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How to Use WebSockets Today With Pusher

By Craig Buckler

Microsoft Tech

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Brian Raymor’s recent SitePoint article, WebSockets: Stable and Ready for Developers provides a fabulous overview of the technology. In essence, WebSockets permit asynchronous bi-directional communication between the client and server. A connection is held open so lightweight messages can be sent from either device at any time. It’s an ideal solution for real-time chat and games and is likely to be more efficient than Ajax polling.

That said, there are a couple of drawbacks:

  • WebSocket technology is relatively new and, at the time of writing, it’s only fully supported by Firefox and Chrome.
  • Even if your browser supports WebSockets, there’s no guarantee it’ll be natively supported by your server platform.

Stable and ready? Perhaps not yet.

Fortunately, there’s another option if you’re desperate to exploit WebSocket technology today. Pusher is a new service which ployfills over the gaps in WebSocket implementation:

  • Pusher is a proxy service that sits between your clients and server.
  • On the client, Pusher provides a range of WebSocket libraries for JavaScript, iOS, Android, Flash, .NET, Silverlight, Ruby and Arduino.
  • If you’re using a browser which doesn’t offer native support, the JavaScript library automatically imports a Flash-based shim which implements WebSocket technology on IE6 to 9, Chrome 1 to 4, Firefox 1 to 3, Safari 1 to 4, Opera and Android.
  • On the server, Pusher provides a range of WebSocket libraries for PHP (generic and framework options), Ruby, ASP.NET (C# and VB.NET), Python, Node.js, Java, Groovy/Grails, Clojure, Coldfusion and Perl.
  • If you’d prefer not use the WebSocket API for triggering server events, you can adopt Pusher’s REST API.

The whole process is reassuringly simple. Once you’ve registered for a Pusher account, you’ll receive an API key. Your HTML5 page includes the JavaScript library, establishes a connection and subscribes to a named channel:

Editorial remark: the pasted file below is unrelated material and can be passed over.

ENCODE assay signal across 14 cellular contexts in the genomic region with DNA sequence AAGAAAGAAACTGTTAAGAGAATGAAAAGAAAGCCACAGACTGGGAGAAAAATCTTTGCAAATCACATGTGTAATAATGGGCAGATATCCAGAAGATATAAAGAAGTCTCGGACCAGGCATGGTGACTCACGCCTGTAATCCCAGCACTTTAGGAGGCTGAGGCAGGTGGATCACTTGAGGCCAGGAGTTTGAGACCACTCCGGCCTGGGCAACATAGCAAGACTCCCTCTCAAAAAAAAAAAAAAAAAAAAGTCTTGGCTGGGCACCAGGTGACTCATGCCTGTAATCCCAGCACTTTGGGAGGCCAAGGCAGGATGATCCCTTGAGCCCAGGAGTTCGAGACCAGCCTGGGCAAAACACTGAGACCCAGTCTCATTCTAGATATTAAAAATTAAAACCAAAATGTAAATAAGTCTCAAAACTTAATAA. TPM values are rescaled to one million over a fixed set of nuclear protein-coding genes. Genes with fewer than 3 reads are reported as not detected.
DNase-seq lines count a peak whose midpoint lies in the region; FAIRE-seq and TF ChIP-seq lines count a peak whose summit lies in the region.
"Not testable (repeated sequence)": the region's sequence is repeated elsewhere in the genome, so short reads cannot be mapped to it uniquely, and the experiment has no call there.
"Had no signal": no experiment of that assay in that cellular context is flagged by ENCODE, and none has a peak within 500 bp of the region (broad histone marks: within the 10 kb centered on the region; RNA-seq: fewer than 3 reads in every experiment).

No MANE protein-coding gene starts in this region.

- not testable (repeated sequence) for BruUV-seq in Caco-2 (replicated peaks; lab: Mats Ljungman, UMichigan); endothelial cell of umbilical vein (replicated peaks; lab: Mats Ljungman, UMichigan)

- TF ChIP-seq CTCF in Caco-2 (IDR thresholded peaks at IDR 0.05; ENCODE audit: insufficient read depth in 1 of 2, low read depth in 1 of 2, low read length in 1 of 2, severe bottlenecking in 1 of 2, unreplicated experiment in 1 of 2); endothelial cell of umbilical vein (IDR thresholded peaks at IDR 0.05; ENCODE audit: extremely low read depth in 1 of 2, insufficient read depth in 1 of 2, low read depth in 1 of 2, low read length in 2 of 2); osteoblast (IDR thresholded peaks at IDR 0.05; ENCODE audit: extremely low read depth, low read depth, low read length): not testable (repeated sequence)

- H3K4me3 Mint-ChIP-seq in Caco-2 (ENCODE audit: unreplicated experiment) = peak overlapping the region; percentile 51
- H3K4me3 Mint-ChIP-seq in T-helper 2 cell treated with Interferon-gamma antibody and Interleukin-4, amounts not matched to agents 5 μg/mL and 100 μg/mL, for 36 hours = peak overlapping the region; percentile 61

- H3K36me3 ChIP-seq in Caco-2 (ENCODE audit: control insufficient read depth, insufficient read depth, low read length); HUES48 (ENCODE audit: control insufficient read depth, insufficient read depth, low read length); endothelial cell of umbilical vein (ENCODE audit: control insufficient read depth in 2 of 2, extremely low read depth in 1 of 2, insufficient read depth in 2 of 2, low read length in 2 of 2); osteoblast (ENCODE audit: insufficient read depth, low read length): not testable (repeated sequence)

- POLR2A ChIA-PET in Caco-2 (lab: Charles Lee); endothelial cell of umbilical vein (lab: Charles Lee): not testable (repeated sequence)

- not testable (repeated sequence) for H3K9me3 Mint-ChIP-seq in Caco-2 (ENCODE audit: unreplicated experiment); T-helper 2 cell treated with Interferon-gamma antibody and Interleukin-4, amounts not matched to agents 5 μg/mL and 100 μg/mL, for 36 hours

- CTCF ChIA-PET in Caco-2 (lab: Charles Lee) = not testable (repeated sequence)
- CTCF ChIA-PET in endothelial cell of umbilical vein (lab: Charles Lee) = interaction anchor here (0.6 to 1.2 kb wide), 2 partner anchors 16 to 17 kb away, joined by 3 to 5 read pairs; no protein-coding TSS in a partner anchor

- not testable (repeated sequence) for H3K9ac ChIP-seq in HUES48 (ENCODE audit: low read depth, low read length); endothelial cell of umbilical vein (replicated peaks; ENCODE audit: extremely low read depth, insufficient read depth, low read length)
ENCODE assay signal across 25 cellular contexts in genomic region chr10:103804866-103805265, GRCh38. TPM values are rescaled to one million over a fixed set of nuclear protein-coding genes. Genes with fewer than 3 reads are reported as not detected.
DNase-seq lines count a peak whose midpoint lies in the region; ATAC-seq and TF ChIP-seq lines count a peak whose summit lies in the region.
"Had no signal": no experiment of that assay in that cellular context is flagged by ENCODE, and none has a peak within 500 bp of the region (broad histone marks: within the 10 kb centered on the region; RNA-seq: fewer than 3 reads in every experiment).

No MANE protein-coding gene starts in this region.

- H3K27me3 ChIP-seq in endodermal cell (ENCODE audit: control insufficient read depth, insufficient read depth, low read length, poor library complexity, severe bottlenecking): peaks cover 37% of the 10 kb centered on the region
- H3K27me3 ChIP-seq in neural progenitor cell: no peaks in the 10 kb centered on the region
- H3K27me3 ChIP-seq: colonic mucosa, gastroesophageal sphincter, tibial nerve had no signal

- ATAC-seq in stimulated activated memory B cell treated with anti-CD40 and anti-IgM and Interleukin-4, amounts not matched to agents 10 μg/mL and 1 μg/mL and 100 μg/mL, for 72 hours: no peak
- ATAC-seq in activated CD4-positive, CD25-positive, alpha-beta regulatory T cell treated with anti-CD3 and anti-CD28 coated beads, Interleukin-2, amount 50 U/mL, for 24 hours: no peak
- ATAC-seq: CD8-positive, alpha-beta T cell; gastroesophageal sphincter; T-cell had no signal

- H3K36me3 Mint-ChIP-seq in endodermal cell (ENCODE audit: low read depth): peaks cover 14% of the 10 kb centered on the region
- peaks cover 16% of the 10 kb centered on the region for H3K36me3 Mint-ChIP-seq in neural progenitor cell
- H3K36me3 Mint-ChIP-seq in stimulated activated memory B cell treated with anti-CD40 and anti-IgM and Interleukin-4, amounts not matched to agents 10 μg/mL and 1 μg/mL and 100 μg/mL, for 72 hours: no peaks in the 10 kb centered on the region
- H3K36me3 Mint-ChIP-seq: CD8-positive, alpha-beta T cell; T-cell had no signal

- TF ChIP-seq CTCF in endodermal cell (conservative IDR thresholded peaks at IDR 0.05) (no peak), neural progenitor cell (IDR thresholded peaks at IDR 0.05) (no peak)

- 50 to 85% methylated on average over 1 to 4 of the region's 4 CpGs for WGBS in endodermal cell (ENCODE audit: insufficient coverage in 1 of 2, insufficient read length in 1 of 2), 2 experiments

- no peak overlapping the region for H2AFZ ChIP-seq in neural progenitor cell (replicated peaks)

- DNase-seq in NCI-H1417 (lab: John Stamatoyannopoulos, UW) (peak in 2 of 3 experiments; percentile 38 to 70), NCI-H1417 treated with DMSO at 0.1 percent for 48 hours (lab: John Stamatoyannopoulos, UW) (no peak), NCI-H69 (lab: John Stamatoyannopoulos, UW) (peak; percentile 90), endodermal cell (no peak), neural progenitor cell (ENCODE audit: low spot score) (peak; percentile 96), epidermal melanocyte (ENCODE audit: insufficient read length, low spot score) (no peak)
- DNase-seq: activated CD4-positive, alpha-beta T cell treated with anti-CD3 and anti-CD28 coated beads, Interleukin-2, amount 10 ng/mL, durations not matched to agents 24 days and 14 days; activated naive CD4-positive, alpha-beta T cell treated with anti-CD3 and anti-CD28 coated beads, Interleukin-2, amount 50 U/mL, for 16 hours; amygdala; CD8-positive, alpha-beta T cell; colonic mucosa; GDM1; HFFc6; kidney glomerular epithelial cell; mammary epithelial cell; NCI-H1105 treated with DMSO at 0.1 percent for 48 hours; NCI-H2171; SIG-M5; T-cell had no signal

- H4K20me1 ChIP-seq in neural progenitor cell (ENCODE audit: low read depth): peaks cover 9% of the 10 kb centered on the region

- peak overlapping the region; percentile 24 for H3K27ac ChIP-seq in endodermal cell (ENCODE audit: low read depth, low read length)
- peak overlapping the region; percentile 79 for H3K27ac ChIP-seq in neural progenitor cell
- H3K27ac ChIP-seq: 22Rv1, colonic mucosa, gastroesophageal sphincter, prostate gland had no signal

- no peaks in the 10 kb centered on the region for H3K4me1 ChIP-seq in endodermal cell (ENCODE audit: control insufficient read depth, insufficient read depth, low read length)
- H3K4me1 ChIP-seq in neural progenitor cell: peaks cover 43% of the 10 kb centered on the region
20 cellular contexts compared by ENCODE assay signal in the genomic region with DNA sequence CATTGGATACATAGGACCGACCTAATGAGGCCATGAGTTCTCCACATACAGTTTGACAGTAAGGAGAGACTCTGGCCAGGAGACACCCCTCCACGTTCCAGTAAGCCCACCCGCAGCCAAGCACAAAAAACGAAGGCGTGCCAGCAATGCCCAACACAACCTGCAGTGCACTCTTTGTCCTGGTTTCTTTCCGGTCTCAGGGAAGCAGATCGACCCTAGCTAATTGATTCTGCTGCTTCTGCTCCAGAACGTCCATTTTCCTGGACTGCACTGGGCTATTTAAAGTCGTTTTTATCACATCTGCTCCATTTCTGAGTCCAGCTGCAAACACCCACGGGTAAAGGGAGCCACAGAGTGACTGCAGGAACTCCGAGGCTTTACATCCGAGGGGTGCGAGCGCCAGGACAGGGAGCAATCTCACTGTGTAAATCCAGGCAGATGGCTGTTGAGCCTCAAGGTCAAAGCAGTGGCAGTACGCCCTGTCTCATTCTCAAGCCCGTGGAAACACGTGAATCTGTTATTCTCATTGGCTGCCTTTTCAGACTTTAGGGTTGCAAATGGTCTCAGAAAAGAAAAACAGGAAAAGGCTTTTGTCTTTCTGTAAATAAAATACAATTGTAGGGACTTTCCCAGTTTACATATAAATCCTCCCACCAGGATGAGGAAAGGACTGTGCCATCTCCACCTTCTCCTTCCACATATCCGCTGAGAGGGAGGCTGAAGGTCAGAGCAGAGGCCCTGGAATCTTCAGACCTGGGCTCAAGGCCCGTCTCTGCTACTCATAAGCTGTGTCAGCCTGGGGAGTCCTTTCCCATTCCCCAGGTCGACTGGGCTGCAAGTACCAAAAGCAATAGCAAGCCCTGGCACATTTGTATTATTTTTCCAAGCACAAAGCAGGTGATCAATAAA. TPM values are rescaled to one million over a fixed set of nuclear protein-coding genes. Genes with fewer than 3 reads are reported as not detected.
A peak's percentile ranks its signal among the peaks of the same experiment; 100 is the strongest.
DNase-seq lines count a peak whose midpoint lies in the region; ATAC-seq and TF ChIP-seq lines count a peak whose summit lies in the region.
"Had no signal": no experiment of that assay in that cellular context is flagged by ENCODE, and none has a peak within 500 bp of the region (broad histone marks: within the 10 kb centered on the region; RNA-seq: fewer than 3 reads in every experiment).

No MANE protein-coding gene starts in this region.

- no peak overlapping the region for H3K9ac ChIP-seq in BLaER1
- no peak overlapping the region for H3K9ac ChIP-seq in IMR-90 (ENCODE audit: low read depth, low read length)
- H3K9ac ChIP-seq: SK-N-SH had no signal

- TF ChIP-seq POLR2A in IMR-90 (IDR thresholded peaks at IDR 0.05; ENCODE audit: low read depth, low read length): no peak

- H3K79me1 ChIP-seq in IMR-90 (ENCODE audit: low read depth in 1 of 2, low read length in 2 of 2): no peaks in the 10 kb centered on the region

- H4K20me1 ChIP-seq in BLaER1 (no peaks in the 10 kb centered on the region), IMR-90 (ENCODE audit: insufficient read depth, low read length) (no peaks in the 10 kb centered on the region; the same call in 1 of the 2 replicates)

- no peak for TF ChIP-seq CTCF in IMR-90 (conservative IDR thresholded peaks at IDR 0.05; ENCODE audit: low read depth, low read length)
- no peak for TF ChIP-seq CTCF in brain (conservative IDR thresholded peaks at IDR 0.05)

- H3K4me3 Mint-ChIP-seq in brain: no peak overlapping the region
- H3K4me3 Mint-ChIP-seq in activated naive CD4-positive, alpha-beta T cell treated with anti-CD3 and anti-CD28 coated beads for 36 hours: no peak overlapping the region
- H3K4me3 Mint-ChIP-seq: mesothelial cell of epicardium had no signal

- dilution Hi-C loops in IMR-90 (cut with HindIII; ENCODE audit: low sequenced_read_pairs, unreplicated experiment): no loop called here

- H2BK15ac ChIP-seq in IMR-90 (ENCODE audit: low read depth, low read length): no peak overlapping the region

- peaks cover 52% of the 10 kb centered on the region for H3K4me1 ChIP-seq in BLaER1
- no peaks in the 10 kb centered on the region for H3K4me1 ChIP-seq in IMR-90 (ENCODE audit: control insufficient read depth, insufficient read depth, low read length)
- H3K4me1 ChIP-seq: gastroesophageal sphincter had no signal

<script src="http://js.pusher.com/1.11/pusher.min.js"></script>
<script>
var pusher = new Pusher("YOUR-PUSHER-API-KEY");
var channel = pusher.subscribe("my-channel");

You can then define callbacks that bind to events coming in via the Pusher socket:


channel.bind("my-event", function(data) {
	alert("An event was triggered with message: " + data.message);
});

To send a message from PHP:


require('Pusher.php');
$pusher = new Pusher($key, $secret, $app_id);
$pusher->trigger( 'my-channel', 'my-event', array('message' => 'hello world') );

The Pusher website provides full documentation, a selection of tutorials for PHP and Ruby and a showcase with case studies which might inspire your next world-beating real-time app.

I like the concept behind Pusher. It’s a great solution if you want to try WebSockets today while supporting the majority of browsers and native OS platforms. There are free plans for experimental prototypes as well as paid accounts for heavier usage.

For more information, refer to Pusher.com.

Craig is a freelance UK web consultant who built his first page for IE2.0 in 1995. Since that time he's been advocating standards, accessibility, and best-practice HTML5 techniques. He's created enterprise specifications, websites and online applications for companies and organisations including the UK Parliament, the European Parliament, the Department of Energy & Climate Change, Microsoft, and more. He's written more than 1,000 articles for SitePoint and you can find him @craigbuckler.

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